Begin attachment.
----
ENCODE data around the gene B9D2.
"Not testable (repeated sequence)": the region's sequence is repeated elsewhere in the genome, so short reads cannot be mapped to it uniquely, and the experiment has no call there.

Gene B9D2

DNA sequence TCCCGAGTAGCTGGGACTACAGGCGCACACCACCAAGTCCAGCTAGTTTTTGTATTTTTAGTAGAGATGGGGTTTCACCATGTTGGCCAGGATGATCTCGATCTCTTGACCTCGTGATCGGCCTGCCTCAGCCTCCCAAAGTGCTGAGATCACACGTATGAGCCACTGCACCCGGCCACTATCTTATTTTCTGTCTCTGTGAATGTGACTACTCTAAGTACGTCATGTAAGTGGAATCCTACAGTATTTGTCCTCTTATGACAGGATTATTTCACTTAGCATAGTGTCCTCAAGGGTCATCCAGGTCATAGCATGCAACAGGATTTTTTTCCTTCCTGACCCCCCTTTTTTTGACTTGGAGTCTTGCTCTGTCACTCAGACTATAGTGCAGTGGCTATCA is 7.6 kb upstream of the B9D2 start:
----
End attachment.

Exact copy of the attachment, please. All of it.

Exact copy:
ENCODE data around the gene B9D2.
"Not testable (repeated sequence)": the region's sequence is repeated elsewhere in the genome, so short reads cannot be mapped to it uniquely, and the experiment has no call there.

Gene B9D2

DNA sequence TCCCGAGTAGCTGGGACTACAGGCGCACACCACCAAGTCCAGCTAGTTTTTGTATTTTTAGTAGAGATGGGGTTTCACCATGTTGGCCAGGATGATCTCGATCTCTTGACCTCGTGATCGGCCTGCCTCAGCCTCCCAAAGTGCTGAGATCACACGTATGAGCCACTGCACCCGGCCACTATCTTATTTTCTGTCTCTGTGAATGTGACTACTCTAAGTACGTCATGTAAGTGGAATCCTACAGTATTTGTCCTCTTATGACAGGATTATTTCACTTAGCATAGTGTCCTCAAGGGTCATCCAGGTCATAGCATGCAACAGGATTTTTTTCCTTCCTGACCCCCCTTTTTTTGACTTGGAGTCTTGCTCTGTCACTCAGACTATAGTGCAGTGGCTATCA is 7.6 kb upstream of the B9D2 start: